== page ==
December 1, 2023
It’s been about a year since OpenAI unleased ChatGPT to the public, fueling a wave of excitement, optimism, hype, fear, AI-doomsaying, and political confusion. The hype has settled down (for now), but innovation, investment, and overall progress carries on at a rapid clip.
We’re just beginning to see glimpses of how this remarkable technology will reshape business, government, and society at large. Already, for instance, there is evidence of tremendous worker productivity gains.
One person playing the generative AI long game — convinced it’s as important as, say, the introduction of mobile or cloud computing — is George Mathew, a managing director of Insight Partners focused on venture stage investments in AI, machine learning (ML), analytics, and data companies.
C3 AI caught up with Mathew to discuss the state of generative AI, and where he sees things going in the next year and beyond.
George Mathew: What ChatGPT did was introduce this idea that you can use a generative pre-trained transformer to achieve humanlike reasoning where the GPT can be used for all kinds of general-purpose needs. We’ve seen that ChatGPT can be a copilot to our lives. It can do many things: give us advice, give us ideas in terms of what we’re thinking about writing or presenting. It almost becomes an advisor to how we live. And we’re finding that these capabilities are enabling us to be more productive in our personal and work lives.
The Ethan Mollick paper was a pretty compelling indicator, showing that ChatGPT has been a massive productivity driver for enterprises, consumers, and society in general. In that study, BCG consultants were working in a group using GPT and the control group was not using GPT. Those using ChatGPT drove 25% faster task completion, and 12% more tasks were completed. The consultants that had the lowest productivity within BCG became 40% more productive.
This is an indicator that the future of work is changing in remarkable ways. In the 1800s, we saw the emergence of the steam engine drive productivity gains of at least 20%. Many people think this is the level and scale that we’re talking about in the coming decade. And that’s why I think everyone is so excited about what’s ahead.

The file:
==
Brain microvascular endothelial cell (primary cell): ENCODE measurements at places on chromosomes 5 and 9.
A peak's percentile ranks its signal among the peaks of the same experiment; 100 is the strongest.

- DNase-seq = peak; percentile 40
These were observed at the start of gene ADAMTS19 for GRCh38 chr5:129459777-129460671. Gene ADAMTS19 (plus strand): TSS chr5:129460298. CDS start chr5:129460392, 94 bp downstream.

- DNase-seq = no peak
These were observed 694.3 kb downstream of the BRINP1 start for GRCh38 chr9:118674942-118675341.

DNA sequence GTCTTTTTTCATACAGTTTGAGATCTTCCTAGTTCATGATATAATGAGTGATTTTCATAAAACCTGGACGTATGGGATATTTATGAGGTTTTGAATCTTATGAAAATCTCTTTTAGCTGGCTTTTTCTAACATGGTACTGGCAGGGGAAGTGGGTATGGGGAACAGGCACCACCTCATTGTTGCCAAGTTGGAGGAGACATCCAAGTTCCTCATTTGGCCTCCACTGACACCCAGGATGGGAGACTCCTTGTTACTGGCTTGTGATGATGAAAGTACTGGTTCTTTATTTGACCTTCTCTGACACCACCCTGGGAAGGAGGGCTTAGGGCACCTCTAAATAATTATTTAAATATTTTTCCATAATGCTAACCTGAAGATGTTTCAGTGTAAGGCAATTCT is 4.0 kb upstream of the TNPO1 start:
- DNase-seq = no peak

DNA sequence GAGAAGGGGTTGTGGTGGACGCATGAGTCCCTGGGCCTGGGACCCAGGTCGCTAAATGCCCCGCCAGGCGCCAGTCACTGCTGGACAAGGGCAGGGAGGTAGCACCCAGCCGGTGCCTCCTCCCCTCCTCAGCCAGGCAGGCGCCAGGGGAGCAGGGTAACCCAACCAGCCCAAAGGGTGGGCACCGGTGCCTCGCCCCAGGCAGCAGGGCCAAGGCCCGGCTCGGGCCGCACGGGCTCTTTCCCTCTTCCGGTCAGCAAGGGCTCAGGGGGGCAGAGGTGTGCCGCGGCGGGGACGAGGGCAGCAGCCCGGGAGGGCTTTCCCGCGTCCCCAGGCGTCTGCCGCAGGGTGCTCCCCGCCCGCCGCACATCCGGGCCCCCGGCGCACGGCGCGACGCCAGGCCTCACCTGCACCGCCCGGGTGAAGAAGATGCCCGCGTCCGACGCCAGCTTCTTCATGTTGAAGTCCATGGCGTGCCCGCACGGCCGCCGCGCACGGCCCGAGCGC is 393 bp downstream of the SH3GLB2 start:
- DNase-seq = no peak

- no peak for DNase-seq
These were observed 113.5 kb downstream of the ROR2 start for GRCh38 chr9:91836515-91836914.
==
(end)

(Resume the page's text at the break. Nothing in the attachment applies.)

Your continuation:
We started to realize that you can additionally train the right datasets to reduce the number of hallucinations created by these models. And at the same time, we still have to be able to check the work. Some of the outputs could be incomplete or incorrect. And in that case, we still would want to reference other sources.
In the enterprise use cases, what we’re now seeing is the domain-specific capabilities around the use of [LLMs] taking advantage of all the enterprise data that exists inside of an organization, and training domain-specific models for enterprise purposes. So, the confabulations and the hallucinations reduce over time.
Which makes a ton of sense because if you think about where the C3 AI journey has gone for many years now, it’s been able to apply AI at scale and to the enterprise. It only makes sense that now C3 AI has a generative AI set of products and services that really support the reduction of hallucinations, the authenticity of the responses coming back from an enterprise context, and of course, being able to have trusted, reliable, safe answers.
In a lot of larger enterprises today, when you look at the conversations that CIOs and chief data officers are having, invariably, they’re looking at what the quality of the output is coming back from a generative model and what kind of work is being accomplished.